A simple alphabet book that explores balls from around the world—and a few other round objects, as well.
Using minimal text and stock photos from Getty Images, Snyder (Good Day, Broncos, 2014) has created an abstemious alphabet book. Each page features a capital letter in the upper-left or upper-right corner, in aqua, red, or dark gray. The book’s only words are the names of the balls (in colors that match the letters) and a brief activity section after the final ball. Over its course, the book uses 25 types of balls, the planet Earth, and a marble to populate the alphabet (“B” gets both “baseball” and “basketball”). Three of the 25 use descriptions in order to fit the alphabet paradigm (“quick ball,” “unhappy ball,” and “eXtra small ball”). The remaining 22 are predominantly sports balls, save for “disco ball,” “hamster ball,” “origami ball,” “yarn ball,” and “zoo ball.” The stock photos come in a range of sizes and vary from the cartoonish to the realistic. All are shown on a plain, white background; some include shadows, some don’t, and others have partial, cropped shadowing. Most of the words helpfully include the initial sound (phoneme) for the letter, which will allow young children to begin to associate the letter’s sound with its symbol. (Both “cricket ball” and “golf ball,” provide only the hard versions of multisound consonants C and G.) However, much of the allure of simple alphabet books lies in their illustrations, and the stark images here are unsatisfactory. Likewise, the small letters in the pages’ corners don’t effectively reinforce the images’ connections to the alphabet. In a book as spare as this one, the sole use of the text seems to be to introduce the alphabetic principle, but this simple listing of balls doesn’t approach the level of engagement of other, similar books.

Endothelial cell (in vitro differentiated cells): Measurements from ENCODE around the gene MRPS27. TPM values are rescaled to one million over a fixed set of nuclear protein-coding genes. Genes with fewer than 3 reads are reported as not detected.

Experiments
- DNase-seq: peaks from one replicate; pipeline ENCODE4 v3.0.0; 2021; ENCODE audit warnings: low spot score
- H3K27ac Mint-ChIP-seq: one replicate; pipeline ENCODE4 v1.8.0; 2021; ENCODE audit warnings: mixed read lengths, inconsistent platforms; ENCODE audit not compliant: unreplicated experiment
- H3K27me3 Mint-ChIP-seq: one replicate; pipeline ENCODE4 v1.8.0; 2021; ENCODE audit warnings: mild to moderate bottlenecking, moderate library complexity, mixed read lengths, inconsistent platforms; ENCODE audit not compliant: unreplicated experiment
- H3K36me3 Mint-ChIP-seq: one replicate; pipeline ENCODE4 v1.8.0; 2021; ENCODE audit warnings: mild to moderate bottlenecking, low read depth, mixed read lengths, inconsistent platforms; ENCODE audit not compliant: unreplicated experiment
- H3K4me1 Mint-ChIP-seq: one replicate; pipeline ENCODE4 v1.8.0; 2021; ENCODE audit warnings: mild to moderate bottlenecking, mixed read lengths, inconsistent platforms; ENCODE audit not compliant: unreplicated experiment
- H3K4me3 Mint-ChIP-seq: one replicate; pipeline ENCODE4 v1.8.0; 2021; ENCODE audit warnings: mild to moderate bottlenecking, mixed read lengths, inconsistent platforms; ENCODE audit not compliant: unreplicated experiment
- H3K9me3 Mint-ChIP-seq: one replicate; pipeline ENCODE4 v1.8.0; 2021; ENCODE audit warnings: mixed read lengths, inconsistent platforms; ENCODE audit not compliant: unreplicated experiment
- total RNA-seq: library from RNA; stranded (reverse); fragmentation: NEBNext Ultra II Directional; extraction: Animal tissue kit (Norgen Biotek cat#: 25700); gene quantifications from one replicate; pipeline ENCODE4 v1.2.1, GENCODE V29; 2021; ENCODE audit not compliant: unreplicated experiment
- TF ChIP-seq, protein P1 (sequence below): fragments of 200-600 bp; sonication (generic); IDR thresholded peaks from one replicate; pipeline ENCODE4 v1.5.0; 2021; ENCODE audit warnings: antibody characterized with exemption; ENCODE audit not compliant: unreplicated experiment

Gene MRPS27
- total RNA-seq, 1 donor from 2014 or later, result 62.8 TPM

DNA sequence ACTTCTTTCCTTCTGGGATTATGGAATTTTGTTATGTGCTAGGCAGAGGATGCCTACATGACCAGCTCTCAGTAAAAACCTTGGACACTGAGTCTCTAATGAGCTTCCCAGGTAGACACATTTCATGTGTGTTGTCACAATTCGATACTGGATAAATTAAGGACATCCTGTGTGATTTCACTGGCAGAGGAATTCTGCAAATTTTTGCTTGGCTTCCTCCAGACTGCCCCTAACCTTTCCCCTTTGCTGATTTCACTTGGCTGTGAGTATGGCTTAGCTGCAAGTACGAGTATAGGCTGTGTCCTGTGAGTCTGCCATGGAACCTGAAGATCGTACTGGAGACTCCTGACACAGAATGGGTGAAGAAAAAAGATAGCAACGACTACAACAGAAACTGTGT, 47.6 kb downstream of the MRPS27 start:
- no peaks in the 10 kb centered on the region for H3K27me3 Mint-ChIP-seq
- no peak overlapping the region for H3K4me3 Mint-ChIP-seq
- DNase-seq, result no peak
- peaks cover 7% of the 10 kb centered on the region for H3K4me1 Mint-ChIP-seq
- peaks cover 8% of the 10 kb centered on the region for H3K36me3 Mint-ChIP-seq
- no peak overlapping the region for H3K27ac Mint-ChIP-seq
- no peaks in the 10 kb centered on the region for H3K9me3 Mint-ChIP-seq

A plain alphabet picture book that drops the ball.